October is Cybersecurity Awareness Month in some regions — and ITU News is running a series of articles related to cybersecurity.
Baiba Kaskina, general manager of CERT.LV the Latvian National and governmental CSIRT, talked to ITU News to discuss cybersecurity preparedness in the EU.
CSIRT is a computer security incident response team. Another very well known term is CERT – computer emergency response team.
CERT teams are characterized by their constituency – who are their customers, for whom they are working, whom they are protecting. CERT’s or CSIRT’s constituency can be their organization, for example, a bank, or their customers (e.g. an Internet service provider’s CSIRT) or a government (governmental CSIRT) or the whole country (a national CSIRT). A CSIRT team can be also responsible for protecting critical infrastructure, a specific sector, military networks, etc.
CSIRT teams are crucial in responding to cyber threats no matter which constituency they are protecting. Different CSIRTs have different roles, but almost all of them are there to help the constituency if an incident happens, they assist in immediate response actions and later help to understand why the incident happened and what to do to prevent something similar happening in the future. CSIRTs are also providing proactive services like awareness raising, promotion of best practices, penetrating testing, among others.
In the last years, the role and significance of CSIRTs have grown. Not only more and more CSIRT teams are created in various sectors, but also the CSIRTs are officially addressed in the first EU wide cyber security related legislation – the Network and Information Security directive (NIS directive).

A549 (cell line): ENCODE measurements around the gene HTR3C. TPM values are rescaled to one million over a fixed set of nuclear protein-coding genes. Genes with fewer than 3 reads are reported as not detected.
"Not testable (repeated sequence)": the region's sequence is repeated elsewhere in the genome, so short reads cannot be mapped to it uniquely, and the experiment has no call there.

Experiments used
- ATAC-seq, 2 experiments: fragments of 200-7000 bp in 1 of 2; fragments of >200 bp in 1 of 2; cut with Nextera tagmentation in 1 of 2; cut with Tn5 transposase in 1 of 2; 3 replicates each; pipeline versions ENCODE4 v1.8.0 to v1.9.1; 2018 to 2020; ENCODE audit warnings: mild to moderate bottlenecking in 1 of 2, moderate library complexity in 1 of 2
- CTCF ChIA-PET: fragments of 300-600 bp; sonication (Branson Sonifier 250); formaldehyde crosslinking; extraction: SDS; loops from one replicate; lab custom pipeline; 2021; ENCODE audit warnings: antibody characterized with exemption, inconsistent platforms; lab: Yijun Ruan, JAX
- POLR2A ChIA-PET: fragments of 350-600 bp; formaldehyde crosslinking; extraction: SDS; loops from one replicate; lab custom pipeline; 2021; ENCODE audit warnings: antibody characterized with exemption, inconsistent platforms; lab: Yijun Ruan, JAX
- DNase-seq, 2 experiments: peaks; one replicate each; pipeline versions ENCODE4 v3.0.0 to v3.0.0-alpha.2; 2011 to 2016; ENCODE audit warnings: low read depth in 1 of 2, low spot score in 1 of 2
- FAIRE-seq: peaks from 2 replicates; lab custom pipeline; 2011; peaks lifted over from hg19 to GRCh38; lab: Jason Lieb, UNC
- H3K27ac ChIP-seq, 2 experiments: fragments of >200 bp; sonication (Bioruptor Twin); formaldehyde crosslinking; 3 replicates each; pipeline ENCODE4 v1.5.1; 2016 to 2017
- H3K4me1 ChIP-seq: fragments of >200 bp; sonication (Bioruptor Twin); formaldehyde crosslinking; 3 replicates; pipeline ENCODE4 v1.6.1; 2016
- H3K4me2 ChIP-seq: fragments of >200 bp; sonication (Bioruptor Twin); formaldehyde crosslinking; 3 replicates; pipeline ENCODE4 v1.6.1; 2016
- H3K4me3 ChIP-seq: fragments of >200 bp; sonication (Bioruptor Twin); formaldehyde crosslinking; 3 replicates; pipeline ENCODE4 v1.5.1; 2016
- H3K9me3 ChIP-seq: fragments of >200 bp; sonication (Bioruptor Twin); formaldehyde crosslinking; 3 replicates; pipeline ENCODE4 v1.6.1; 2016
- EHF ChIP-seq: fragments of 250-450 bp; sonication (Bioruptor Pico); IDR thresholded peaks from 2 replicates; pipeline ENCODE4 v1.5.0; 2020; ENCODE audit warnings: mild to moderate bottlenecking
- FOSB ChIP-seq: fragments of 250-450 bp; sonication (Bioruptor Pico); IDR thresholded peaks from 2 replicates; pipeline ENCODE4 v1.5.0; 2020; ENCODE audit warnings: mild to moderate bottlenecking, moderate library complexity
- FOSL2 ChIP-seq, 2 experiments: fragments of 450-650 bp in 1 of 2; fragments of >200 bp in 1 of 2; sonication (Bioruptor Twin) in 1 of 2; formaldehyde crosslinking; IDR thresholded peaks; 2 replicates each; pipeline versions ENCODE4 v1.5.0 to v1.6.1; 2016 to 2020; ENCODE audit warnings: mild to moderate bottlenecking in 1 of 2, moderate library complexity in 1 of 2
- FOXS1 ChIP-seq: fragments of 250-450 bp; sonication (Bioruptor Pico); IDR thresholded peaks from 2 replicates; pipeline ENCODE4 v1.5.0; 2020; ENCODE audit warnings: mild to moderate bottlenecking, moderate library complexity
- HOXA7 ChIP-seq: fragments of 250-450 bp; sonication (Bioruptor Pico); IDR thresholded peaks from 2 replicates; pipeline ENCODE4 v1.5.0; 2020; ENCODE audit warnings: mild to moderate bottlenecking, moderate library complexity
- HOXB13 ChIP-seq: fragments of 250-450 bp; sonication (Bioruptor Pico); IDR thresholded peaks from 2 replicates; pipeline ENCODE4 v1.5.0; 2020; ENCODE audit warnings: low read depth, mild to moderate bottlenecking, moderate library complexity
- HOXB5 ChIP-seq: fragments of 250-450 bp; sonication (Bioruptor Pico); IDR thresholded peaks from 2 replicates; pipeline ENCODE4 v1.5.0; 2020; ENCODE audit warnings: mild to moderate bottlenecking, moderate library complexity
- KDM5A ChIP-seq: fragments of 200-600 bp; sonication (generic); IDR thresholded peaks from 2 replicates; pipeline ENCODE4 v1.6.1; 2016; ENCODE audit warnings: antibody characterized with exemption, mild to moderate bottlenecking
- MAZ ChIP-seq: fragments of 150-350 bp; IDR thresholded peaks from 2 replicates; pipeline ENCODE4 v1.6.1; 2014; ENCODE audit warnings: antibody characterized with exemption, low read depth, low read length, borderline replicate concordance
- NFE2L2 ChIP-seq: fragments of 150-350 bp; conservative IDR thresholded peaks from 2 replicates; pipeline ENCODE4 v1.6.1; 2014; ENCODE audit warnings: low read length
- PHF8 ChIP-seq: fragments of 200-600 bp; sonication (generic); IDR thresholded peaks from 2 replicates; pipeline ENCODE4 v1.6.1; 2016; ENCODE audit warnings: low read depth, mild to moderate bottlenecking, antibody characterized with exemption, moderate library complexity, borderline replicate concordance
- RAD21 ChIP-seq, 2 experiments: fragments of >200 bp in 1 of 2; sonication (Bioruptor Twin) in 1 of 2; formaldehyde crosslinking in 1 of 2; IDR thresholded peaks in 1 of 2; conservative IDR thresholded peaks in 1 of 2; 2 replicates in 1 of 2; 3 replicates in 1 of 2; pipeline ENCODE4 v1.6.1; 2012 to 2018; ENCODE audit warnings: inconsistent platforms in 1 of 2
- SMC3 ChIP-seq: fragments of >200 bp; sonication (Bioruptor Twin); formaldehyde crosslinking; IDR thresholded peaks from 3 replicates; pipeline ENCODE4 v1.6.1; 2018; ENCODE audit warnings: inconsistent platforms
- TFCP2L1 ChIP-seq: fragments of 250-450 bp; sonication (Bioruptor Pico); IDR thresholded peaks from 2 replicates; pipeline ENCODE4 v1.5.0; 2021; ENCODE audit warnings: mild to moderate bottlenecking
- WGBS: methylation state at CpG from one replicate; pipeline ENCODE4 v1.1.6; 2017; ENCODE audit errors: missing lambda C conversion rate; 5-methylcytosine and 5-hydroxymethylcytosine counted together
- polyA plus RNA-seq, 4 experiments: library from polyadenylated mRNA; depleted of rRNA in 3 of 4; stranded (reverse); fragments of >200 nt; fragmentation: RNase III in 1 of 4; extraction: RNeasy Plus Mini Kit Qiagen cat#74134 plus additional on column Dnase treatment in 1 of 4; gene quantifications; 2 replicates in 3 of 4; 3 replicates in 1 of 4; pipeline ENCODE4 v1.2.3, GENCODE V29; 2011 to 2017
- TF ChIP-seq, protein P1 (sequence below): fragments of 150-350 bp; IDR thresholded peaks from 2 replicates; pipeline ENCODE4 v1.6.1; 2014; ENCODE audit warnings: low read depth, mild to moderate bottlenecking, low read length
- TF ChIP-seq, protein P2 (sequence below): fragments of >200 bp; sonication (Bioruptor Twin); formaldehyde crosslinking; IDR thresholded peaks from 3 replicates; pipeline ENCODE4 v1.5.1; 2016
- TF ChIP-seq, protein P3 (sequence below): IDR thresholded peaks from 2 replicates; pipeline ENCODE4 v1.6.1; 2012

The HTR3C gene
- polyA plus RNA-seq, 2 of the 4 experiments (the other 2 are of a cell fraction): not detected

The NIS directive obliges all EU member states to create and adequately staff national CSIRT teams to be able to respond to cyber threats.
In Latvia, CERT.LV is the national and governmental CSIRT team established already in 2006 and working with the current mandate since 2011. The IT Security law in Latvia is in force since 2010 and now only some updates will be required to implement the NIS directive. The CERT.LV has been operational for more than 10 years and has gathered a lot of experience and trust from the constituency and community.
The team is close to 30 people and provides very wide range of CSIRT services including technical active and proactive services, educational and awareness raising activities, community building and collaboration, as well as other cyber security related services. There is also a military CSIRT in Latvia MilCERT, who’s role is to protect the national armed forces and Ministry of Defense. Both teams are funded by the Ministry of Defense.
TF-CSIRT – Task Force for Computer Security Incident Response Teams – is the regional all inclusive initiative with European mindset bringing together CSIRT teams from various sectors and fostering the collaboration. For CSIRT teams collaboration and trust are key elements mandatory for successful incident response and information sharing.
There is a CSIRT directory containing information on CSIRTs in Europe which are part of TF-CSIRT. The directory also indicates the maturity level of each CSIRT.
In September 2017, there are 315 CSIRT teams in the Trusted Introducer’s database representing various sectors including academia, government, national CSIRTS, industry, critical infrastructure, ISPs, banks and other players. TF-CSIRT members are collaborating in information sharing, tools development, courses and educational materials, work on standards.
The Forum for Incident Response and Security Teams (FIRST) is the global CSIRT forum fostering world wide collaboration among security teams. TF-CSIRT and FIRST are closely collaborating on all relevant topics.
There is no single recipe to stay cyber safe or cyber aware. Some basic rules include:
• Don’t underestimate the importance of cyber security. Establish proper procedures, legislation and organizations or branches to address cyber threats of today’s environment.
• Find knowledgeable and skilled people who will be able to take care of your cyber security tools, procedures and processes.
• Establish adequate end users’ or employees’ awareness raising activities. End users are our first line of defense and they should be properly educated.
• Remember that it is very hard to measure direct cost benefit from security procedures. You have to think of how much it will cost if an incident will happen and your data and reputation will be lost.
My message on WTISD 2020: Let’s recommit ourselves to leaving no one behind during and after COVID-19
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